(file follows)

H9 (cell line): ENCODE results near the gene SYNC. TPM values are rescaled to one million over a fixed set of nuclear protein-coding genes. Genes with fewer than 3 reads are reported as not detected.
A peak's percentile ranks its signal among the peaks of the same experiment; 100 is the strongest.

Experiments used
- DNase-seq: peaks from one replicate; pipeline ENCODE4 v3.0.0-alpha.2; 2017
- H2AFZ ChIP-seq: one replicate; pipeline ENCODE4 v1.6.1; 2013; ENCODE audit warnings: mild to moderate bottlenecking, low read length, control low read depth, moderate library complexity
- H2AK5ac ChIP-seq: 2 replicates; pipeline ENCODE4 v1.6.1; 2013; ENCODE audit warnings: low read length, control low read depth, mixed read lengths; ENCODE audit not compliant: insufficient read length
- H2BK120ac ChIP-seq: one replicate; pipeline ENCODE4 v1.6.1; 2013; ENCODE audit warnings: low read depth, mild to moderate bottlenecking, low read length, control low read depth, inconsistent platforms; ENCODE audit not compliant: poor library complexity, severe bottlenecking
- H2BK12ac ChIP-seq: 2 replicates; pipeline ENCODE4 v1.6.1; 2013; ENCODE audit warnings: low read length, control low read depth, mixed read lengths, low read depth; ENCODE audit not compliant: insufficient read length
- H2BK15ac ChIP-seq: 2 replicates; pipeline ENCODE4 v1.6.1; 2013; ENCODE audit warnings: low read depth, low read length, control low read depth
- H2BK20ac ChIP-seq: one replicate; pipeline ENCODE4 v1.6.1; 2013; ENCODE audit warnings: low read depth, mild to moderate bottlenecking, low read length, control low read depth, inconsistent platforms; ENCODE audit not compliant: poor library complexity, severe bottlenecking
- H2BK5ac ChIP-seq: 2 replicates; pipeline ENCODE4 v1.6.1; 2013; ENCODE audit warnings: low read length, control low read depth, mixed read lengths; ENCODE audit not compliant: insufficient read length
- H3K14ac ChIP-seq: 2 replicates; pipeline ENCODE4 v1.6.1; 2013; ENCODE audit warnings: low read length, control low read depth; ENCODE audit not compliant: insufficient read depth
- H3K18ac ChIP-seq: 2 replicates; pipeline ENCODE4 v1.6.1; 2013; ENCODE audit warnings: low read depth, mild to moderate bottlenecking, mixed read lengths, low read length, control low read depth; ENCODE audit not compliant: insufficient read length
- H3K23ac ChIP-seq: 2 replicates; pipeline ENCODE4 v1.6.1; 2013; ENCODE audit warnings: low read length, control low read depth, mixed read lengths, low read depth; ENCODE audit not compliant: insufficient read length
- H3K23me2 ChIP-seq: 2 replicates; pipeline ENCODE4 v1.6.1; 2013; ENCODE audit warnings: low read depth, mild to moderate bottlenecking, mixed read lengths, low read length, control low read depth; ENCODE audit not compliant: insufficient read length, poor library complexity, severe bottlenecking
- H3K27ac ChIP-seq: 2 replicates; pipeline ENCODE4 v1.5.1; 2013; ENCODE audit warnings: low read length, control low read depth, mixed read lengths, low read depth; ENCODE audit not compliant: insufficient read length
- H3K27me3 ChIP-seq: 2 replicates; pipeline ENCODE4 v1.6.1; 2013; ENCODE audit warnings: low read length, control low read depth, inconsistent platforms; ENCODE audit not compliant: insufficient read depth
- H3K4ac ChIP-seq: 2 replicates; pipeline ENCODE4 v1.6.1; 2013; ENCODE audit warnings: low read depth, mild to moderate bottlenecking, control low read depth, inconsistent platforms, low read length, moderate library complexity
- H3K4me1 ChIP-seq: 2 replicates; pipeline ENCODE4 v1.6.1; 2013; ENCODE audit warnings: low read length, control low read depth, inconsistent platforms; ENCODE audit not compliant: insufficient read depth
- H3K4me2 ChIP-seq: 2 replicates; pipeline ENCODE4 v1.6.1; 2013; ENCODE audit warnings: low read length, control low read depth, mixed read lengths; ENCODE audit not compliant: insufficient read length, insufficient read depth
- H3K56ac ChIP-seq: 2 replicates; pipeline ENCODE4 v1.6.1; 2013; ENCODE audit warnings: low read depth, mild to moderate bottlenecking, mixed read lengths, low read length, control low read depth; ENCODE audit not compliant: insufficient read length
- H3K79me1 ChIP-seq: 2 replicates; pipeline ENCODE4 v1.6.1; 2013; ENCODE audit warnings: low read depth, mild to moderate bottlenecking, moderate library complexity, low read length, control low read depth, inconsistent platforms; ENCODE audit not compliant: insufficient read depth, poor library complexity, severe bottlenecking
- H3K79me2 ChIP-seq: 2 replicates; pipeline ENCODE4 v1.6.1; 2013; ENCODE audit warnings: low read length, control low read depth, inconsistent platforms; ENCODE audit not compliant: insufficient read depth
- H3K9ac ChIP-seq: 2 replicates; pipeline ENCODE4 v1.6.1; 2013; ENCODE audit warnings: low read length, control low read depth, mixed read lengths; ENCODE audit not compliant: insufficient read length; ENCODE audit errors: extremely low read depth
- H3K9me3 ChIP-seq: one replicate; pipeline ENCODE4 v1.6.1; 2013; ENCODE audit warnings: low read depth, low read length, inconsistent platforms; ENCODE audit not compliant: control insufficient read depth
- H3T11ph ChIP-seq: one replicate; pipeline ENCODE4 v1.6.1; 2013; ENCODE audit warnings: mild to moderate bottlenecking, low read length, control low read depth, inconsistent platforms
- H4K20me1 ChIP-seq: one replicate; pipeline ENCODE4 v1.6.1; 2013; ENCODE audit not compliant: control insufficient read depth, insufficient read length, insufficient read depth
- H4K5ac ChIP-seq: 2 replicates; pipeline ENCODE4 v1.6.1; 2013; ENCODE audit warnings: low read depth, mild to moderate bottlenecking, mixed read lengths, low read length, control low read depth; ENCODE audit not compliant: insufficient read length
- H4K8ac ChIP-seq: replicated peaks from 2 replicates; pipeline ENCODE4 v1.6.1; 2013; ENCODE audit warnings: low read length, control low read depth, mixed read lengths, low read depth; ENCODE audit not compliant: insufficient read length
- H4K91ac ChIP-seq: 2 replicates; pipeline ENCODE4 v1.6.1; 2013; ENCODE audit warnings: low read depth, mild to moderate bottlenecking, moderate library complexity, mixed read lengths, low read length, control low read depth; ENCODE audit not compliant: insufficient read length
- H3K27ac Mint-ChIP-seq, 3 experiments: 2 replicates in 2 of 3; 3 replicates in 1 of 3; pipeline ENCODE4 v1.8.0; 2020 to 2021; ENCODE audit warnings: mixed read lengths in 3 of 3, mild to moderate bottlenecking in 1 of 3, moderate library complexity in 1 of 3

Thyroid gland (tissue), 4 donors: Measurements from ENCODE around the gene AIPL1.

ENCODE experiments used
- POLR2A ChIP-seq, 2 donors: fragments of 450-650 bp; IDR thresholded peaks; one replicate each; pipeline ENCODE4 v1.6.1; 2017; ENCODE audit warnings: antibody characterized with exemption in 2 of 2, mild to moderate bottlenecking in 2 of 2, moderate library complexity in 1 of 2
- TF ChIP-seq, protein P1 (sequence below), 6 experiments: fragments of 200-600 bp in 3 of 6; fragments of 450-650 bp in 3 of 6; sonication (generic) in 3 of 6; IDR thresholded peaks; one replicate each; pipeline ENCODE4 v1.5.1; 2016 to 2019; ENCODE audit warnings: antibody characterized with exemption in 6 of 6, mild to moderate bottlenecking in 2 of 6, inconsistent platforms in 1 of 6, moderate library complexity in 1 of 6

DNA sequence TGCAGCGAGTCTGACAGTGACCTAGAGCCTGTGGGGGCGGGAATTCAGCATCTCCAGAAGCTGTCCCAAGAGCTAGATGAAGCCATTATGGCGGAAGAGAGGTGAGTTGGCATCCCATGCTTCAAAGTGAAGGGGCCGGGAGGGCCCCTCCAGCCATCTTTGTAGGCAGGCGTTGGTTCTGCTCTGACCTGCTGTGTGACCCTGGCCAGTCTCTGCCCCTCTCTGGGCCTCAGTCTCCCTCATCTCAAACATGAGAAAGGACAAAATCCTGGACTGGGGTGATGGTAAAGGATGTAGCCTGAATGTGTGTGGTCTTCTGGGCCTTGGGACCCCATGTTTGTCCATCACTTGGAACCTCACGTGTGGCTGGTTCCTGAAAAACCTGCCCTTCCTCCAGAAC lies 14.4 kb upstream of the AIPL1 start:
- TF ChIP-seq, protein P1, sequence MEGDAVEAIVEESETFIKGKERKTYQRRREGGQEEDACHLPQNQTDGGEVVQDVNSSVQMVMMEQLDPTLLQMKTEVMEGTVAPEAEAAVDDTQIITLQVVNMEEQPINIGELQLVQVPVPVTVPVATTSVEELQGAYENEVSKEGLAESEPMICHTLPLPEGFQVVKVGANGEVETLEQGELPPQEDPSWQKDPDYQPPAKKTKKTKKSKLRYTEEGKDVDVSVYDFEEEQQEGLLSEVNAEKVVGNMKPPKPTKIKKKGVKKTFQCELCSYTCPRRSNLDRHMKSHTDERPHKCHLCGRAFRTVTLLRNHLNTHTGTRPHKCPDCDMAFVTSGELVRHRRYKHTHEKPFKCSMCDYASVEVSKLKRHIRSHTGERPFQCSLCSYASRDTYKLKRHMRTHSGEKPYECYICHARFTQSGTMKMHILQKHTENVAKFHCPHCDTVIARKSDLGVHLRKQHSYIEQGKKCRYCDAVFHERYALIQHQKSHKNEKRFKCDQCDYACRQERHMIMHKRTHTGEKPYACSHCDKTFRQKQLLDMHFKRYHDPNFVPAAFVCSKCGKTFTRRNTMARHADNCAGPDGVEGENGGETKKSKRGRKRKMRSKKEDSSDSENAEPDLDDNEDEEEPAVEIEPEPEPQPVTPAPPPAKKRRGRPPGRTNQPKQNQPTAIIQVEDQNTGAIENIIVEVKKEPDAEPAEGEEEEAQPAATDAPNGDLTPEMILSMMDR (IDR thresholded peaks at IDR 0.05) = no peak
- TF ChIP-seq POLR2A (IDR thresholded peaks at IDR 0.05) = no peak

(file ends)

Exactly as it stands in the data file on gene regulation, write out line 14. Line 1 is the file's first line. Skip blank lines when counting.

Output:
- H3K23ac ChIP-seq: 2 replicates; pipeline ENCODE4 v1.6.1; 2013; ENCODE audit warnings: low read length, control low read depth, mixed read lengths, low read depth; ENCODE audit not compliant: insufficient read length